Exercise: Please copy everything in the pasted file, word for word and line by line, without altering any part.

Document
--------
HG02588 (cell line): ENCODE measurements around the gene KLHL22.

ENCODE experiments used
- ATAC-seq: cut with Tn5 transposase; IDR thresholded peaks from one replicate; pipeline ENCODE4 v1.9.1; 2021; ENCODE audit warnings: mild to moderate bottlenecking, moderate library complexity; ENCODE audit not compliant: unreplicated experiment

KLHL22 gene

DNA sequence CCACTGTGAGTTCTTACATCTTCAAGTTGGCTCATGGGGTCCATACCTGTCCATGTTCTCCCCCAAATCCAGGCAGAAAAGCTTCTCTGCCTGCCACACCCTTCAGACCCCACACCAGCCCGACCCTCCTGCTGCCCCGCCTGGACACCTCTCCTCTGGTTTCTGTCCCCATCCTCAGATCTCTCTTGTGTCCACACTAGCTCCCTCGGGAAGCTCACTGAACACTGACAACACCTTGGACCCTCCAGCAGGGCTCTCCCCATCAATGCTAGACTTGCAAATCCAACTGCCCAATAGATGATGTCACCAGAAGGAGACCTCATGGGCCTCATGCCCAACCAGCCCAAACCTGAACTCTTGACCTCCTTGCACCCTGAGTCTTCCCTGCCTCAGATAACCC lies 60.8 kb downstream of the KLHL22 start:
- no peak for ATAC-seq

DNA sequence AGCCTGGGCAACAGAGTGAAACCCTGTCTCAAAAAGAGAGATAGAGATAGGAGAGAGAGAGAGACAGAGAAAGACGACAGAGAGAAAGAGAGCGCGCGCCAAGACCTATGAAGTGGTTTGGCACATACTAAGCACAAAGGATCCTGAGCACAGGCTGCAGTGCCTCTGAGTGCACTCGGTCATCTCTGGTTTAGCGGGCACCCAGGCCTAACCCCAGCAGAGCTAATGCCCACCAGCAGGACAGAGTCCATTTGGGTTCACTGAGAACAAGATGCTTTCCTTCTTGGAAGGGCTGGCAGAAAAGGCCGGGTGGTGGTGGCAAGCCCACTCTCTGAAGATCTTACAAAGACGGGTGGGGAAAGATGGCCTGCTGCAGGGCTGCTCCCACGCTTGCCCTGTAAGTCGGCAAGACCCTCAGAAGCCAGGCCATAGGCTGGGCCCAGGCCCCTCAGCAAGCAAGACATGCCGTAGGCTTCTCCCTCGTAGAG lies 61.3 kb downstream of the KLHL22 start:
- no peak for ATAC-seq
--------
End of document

HG02588 (cell line): ENCODE measurements around the gene KLHL22.

ENCODE experiments used
- ATAC-seq: cut with Tn5 transposase; IDR thresholded peaks from one replicate; pipeline ENCODE4 v1.9.1; 2021; ENCODE audit warnings: mild to moderate bottlenecking, moderate library complexity; ENCODE audit not compliant: unreplicated experiment

KLHL22 gene

DNA sequence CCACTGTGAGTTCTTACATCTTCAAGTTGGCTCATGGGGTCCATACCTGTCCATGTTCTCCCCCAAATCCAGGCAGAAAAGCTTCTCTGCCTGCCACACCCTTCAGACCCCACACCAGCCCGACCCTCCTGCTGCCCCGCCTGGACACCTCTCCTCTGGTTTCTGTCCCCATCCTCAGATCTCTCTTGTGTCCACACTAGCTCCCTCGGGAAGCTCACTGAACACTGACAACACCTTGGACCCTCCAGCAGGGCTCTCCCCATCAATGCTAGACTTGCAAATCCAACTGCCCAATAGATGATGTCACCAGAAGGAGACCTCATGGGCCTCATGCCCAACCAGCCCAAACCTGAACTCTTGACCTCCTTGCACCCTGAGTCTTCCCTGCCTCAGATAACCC lies 60.8 kb downstream of the KLHL22 start:
- no peak for ATAC-seq

DNA sequence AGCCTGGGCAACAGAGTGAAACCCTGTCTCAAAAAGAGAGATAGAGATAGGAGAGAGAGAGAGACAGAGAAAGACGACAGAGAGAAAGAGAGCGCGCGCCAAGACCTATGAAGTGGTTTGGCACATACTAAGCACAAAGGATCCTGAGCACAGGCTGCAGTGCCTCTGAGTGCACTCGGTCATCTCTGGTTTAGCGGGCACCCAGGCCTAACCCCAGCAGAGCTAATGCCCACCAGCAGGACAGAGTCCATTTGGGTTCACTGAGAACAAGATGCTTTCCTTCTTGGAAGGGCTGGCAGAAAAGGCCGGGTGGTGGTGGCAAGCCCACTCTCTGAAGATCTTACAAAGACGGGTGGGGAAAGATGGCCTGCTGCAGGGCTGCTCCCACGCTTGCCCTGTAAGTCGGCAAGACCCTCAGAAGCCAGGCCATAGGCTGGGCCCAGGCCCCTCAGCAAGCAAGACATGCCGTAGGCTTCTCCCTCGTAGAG lies 61.3 kb downstream of the KLHL22 start:
- no peak for ATAC-seq